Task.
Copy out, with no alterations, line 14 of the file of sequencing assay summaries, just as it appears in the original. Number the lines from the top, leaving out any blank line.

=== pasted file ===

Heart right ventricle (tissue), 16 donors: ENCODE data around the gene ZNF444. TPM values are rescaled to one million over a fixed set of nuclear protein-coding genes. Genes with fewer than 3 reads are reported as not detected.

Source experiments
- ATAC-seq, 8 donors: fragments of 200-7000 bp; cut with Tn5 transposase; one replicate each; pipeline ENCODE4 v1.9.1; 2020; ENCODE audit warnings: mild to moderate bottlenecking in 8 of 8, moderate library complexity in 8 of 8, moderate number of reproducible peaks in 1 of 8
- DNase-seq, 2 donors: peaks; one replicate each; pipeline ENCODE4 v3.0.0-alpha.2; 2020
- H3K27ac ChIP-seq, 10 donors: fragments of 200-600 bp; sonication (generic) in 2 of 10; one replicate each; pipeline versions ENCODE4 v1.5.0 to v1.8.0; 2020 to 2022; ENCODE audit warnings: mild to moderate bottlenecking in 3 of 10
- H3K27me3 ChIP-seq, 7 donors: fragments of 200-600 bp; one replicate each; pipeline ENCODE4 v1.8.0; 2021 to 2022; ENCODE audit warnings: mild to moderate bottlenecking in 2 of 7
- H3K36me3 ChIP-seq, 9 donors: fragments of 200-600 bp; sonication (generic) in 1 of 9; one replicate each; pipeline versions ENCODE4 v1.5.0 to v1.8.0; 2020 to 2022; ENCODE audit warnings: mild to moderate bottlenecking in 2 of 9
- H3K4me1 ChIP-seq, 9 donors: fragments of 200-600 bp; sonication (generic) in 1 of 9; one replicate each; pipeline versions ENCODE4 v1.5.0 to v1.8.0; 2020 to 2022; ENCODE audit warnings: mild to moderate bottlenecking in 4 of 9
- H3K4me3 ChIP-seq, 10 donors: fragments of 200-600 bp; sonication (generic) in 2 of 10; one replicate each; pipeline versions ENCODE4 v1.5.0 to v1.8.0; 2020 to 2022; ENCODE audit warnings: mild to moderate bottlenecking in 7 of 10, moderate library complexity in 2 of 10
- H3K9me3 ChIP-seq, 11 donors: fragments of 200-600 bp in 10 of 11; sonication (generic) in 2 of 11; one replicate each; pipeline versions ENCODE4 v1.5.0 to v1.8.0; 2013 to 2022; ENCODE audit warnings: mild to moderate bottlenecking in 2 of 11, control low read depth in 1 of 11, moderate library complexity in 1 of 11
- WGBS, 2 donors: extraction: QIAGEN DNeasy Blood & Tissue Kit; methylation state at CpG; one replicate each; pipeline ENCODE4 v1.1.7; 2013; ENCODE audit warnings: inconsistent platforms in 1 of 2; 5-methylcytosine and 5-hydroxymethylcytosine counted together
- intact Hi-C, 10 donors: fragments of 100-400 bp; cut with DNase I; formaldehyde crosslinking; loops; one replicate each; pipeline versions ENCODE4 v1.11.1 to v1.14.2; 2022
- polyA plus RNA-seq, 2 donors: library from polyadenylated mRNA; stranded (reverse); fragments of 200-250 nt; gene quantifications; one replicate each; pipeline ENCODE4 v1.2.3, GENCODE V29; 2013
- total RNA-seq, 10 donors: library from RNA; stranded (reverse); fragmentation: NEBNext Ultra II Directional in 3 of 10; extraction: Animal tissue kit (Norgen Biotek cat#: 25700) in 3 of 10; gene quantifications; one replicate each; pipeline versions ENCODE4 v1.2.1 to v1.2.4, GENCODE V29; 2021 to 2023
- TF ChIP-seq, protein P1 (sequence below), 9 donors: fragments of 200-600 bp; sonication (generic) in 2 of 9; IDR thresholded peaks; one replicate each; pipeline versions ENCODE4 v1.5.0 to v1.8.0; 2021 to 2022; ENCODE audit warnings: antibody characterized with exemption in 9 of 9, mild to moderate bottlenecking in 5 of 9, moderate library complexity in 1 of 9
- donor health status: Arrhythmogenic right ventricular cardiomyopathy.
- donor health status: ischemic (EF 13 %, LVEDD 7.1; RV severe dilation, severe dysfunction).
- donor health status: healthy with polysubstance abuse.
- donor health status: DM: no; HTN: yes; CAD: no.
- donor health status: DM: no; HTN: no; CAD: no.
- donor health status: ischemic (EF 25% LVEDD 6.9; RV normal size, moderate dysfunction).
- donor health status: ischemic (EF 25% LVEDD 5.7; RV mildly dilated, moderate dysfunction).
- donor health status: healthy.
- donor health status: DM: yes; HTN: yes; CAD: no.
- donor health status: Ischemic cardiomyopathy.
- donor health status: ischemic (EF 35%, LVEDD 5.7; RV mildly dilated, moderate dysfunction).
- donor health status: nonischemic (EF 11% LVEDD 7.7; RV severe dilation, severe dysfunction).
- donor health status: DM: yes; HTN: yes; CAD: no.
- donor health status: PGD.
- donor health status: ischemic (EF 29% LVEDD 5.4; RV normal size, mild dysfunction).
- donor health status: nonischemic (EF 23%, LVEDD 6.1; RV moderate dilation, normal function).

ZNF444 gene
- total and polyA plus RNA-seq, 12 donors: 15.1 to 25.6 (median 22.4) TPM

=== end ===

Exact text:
- total RNA-seq, 10 donors: library from RNA; stranded (reverse); fragmentation: NEBNext Ultra II Directional in 3 of 10; extraction: Animal tissue kit (Norgen Biotek cat#: 25700) in 3 of 10; gene quantifications; one replicate each; pipeline versions ENCODE4 v1.2.1 to v1.2.4, GENCODE V29; 2021 to 2023